Keyboard and mouse

Updated Nov 2021 · RSS

I've had occasional wrist pain for the last few years. I have been able to get by with a good ergonomic keyboard and mouse. I've tried a lot of keyboards over the years, recently getting into mechanical keyboards in 2020. First, I moved on from my Apple Magic Keyboard to a Keychron K2 mechanical keyboard with a large wristpad. Then I moved on to the slightly thinner Keychron K3.

I still had wrist pain. In particular, I noticed I happened to be straining a lot when reaching for the delete key, for example, when programming. I would find myself doing an unnatural twist to reach it instead of lifting my right hand from the keys.

I started researching more ergonomic keyboards like the $400 ZSA Moonlander. But whenever I looked into it, I instead kept hearing great things about the Kinesis Advantage2. One person even told me this keyboard saved their career. Another told me they had been using the same Kinesis for 18 years. I was sold.

Kinesis Advantage2 keyboard
The Kinesis Advantage2 is not your average keyboard.

It's a funky keyboard and it definitely takes some getting used to. A few things to get used to:

  • Ortholinear: Keys are stacked vertically, not staggered. For example, the S key is directly under the W key, not staggered off to the side. This took at least a week to get used to.

  • Concave: You don't have to reach as much as your fingers sort of go into a well. So reaching a lower key like C feels more natural.

  • Split design: Like other ergonomic keyboards, the keys are split into two halves, with a sizable space in the middle. This helps so that your arms don't have to unnaturally come closer together, and thus cause you to twist your wrists.

  • Thumb clusters: The Kinesis makes your thumbs far more productive. Instead of only being able to control the spacebar, now each thumb is given duties like Backspace, Command, Alt, Home, End, Page Up/Down and Enter.

One other thing that took a while to get used to was the key layout itself. For example, the arrow keys are split across the two halves. I had strong muscle memory around using them with just my right hand, for example when moving the cursor around while coding. And the general function keys—I missed having dedicated media keys and keys for display brightness. Fortunately, that was easy to modify with Karabiner Elements.

Using Karabiner Elements to adjust key mapping.

It took me a week to get to a normal typing speed, and a few weeks to feel completely at home with this keyboard. The first few days I spent a lot of time practicing my typing on keybr.com. The only issue I have today is that common programming keys (arrow keys, curly braces, +/-) feel a tad inconvenient.

The Kinesis Advantage2 doesn't really have any bells and whistles—like Bluetooth with support for multiple devices, USB-C charging or LED backlighting. Instead it has a plain black design, and a boring USB-A cable; no wireless.

Overall I think this keyboard is worth the price, even if it's not even modern and wireless. While I don't think any keyboard could magically solve my wrist pain, the Kinesis fits me like a glove and feels much more natural. It has definitely reduced my regular pain a bit. My hands and wrist don't have to move as much and the thumb key clusters are brilliant.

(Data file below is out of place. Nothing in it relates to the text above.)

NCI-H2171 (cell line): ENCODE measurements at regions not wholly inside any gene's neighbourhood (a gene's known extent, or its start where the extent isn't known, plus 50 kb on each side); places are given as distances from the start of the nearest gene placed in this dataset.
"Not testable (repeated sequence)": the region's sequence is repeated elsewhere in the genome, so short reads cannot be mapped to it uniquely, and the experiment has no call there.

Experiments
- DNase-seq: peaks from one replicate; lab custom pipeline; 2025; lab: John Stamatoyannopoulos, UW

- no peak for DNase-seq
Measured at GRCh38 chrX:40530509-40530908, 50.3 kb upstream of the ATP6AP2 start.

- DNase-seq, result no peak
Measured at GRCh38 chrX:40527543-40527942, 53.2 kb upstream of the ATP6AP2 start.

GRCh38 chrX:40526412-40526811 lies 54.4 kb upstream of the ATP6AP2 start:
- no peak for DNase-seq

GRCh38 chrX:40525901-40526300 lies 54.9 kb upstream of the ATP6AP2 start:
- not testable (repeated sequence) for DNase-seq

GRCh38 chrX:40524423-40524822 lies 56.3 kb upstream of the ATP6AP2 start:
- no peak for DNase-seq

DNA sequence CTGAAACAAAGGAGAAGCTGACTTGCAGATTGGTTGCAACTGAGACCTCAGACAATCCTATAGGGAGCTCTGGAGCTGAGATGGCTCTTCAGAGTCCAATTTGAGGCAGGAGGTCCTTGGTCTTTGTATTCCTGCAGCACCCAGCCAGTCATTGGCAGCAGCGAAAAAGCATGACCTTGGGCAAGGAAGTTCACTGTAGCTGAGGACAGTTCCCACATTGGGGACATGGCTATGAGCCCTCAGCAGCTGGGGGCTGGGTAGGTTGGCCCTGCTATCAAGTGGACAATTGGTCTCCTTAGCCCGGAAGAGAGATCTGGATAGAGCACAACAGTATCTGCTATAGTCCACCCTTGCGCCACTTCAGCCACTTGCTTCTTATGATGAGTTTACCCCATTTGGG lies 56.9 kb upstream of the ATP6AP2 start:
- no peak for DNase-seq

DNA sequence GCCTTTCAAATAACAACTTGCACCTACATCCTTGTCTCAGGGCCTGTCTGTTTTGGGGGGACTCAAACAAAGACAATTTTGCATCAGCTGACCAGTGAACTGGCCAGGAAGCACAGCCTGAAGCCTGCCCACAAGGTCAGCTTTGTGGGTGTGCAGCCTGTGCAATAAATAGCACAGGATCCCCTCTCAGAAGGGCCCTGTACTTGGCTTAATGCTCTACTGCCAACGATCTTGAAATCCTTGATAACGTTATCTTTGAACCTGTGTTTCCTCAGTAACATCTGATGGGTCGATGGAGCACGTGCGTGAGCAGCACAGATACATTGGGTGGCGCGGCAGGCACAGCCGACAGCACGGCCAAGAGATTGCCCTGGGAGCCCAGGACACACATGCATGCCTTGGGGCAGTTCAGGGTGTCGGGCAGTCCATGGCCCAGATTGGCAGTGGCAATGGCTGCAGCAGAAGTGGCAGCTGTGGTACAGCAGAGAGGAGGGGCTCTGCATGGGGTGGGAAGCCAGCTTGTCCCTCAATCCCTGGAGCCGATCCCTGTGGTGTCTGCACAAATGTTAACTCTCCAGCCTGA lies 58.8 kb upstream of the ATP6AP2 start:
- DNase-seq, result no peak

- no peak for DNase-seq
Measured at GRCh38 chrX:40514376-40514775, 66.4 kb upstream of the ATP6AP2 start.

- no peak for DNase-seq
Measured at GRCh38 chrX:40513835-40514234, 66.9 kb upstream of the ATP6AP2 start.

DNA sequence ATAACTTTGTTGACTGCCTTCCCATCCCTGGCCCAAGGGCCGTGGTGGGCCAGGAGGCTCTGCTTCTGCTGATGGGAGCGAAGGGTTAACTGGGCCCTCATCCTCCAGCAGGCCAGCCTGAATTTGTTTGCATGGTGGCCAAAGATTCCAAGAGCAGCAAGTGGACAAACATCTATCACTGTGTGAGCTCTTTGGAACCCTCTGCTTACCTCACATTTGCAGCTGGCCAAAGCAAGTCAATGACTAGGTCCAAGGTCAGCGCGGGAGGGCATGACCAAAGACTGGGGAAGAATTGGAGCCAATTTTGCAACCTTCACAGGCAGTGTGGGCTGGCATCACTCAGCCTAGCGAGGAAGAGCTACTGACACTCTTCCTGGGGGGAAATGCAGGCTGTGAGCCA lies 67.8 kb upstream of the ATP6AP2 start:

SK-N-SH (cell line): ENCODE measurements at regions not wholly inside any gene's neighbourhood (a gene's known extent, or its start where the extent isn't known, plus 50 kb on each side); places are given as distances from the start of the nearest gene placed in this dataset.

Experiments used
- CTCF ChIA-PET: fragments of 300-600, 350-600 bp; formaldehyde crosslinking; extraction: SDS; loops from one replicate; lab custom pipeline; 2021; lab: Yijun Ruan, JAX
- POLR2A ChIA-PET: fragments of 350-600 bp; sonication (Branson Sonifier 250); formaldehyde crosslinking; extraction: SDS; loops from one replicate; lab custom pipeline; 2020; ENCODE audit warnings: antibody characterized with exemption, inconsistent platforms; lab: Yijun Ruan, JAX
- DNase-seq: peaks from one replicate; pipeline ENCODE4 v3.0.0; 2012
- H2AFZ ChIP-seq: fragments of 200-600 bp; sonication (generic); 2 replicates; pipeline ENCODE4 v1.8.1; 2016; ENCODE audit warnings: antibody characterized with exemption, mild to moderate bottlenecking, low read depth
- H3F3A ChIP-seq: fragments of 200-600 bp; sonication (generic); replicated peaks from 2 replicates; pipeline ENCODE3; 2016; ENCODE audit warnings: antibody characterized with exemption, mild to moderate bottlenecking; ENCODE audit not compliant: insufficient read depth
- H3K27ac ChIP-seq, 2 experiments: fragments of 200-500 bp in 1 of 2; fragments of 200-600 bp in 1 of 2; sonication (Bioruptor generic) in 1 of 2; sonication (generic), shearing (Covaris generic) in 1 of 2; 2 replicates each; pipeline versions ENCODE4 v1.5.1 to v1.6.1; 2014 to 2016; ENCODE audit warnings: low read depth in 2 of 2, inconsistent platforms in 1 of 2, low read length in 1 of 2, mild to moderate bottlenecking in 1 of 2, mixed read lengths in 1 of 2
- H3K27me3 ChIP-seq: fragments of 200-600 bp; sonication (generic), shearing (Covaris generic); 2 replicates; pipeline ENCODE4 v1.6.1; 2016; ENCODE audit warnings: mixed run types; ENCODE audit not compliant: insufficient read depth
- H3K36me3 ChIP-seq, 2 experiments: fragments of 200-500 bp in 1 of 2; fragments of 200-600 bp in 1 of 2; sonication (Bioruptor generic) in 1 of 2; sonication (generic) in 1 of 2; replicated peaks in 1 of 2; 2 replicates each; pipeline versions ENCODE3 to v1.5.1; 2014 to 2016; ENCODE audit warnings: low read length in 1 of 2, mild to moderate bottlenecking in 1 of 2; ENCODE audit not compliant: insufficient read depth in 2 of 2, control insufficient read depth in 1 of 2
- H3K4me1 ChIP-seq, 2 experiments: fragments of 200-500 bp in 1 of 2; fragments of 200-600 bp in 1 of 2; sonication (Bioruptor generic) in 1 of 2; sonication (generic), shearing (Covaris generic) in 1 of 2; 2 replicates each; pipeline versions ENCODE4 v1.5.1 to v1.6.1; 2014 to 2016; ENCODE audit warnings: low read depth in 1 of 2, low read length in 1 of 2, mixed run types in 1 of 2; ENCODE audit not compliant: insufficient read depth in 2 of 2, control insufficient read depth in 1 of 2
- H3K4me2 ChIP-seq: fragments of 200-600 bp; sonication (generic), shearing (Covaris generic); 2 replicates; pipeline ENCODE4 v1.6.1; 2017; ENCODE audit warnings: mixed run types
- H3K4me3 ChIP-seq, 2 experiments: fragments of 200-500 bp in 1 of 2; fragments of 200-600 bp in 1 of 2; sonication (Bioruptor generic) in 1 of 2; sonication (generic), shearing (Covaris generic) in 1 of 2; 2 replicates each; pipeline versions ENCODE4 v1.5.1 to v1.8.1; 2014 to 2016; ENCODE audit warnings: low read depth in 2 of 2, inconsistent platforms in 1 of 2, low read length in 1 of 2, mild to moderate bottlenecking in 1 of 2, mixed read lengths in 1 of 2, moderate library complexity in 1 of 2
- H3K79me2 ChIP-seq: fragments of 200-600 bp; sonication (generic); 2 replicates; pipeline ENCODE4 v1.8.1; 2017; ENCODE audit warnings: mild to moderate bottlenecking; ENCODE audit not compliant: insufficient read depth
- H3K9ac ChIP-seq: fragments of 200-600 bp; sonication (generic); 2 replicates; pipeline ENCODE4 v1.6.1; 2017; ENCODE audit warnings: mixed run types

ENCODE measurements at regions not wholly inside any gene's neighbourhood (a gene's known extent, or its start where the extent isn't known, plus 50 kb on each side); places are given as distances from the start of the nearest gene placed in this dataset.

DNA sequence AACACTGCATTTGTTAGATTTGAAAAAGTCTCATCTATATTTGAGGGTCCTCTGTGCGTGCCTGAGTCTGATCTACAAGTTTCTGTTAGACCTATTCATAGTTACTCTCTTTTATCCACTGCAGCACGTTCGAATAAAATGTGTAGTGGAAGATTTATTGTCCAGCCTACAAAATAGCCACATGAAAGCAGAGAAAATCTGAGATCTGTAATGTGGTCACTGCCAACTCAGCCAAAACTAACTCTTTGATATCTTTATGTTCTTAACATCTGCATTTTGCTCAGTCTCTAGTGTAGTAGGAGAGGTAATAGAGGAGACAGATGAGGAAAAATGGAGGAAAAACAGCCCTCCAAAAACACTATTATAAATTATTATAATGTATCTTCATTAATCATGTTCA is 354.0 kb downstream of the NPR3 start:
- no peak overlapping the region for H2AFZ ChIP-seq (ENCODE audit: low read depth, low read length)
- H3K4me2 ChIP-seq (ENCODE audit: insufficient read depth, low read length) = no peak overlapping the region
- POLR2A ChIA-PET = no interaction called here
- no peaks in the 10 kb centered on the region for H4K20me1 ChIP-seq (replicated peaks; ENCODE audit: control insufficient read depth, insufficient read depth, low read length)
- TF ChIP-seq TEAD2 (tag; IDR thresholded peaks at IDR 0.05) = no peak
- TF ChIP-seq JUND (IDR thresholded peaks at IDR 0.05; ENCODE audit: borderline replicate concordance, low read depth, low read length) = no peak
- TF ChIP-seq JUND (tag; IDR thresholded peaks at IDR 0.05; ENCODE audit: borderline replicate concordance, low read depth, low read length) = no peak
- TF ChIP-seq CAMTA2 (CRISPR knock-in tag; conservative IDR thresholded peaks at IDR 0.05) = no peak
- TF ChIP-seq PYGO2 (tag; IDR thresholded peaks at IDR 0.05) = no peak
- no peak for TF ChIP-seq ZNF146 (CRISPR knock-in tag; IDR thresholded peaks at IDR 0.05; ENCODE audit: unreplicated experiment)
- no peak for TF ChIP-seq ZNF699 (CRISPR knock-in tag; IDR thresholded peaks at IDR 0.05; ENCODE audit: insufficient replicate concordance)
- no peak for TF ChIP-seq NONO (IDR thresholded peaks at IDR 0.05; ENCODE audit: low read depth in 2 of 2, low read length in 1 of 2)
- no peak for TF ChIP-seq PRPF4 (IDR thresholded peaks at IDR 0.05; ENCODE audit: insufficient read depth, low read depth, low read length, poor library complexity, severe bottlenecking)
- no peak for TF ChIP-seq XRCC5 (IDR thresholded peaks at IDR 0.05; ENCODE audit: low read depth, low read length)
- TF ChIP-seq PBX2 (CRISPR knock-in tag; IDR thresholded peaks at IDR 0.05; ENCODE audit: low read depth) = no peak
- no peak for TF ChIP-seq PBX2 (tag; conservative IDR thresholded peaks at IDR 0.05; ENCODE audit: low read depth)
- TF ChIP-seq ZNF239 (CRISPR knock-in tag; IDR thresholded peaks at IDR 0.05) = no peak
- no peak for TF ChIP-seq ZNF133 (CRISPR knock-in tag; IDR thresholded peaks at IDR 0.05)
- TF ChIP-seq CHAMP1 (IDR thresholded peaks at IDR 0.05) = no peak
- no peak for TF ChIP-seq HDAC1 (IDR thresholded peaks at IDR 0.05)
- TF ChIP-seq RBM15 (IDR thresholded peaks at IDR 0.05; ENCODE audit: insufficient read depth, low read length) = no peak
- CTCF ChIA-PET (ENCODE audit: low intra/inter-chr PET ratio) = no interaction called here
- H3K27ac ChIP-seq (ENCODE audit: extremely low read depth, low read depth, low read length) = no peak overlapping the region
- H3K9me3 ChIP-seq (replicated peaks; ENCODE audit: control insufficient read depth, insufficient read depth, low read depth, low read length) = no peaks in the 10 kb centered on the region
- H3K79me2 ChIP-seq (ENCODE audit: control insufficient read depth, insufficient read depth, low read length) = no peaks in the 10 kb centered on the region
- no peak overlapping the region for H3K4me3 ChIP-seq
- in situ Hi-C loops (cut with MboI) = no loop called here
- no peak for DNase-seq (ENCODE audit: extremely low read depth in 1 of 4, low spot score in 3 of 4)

If you consider getting one just approach it with an open mind. You'll probably hate it on day 1. And day 2.

Kinesis Advantage2 Quiet LF Ergonomic Keyboard (KB600LFQ)

Kinesis Advantage2 Quiet LF KB600LFQ

A contoured ergonomic mechanical keyboard featuring tenting, concave shape, thumb keys and an orthogonal key layout.

Mice

Now, on to the mice. I use the ergonomic Logitech MX Vertical mouse about 90% of the time. Sometimes I'll briefly switch to the MX Master 3 if I have some RSI wrist pain; I find switching orientations helps a bit.

The MX Vertical is great; comfortable, has a long battery life and charges via USB-C. My only complaint is that the mouse itself is very light and it's easy to accidentally flip it over if you're not paying attention when going to grab it.

As for the MX Master 3, it's an all-around powerhouse. If I didn't have wrist pain issues, it would be my primary mouse. I do use it exclusively when gaming though; could never get used to gaming with the MX Vertical.

One nice benefit to using Logitech mice is the customization software and the ability for each mouse to switch between three channels. This proves hugely useful when use the same mice between various devices. I constantly switch between using my mice with my personal MacBook Pro, work MacBook Pro and gaming desktop PC.

And finally, I have a small Wacom tablet. I have a love-hate relationship with it. I got it to help reduce wrist pain and act as my primary mouse. Unfortunately, I never got used to using it for that. Simple things like reading an article and scrolling felt like they created even more pain. Clicking things felt hard as the pointer would ever so slightly move by the time I was able to tap or push a button. But depending on the task at hand, holding the stylus can feel natural and pain-free.

Logitech MX Master 3 Advanced Wireless Mouse - Mid Grey

Logitech MX Master 3 Advanced

Wireless mouse

Logitech MX Vertical Wireless Mouse – Advanced Ergonomic Design Reduces Muscle Strain

Logitech MX Vertical

USB-C, vertical wireless mouse

Wacom Intuos S

Graphics drawing tablet

Case for Logitech MX Master 3 / Master 2S Advance Wireless Mouse- Gray

Travel case

A cheap little case for my MX Master 3S so I can toss my mouse in my suitcase or backpack when traveling.

My previous setup with a Keychron K2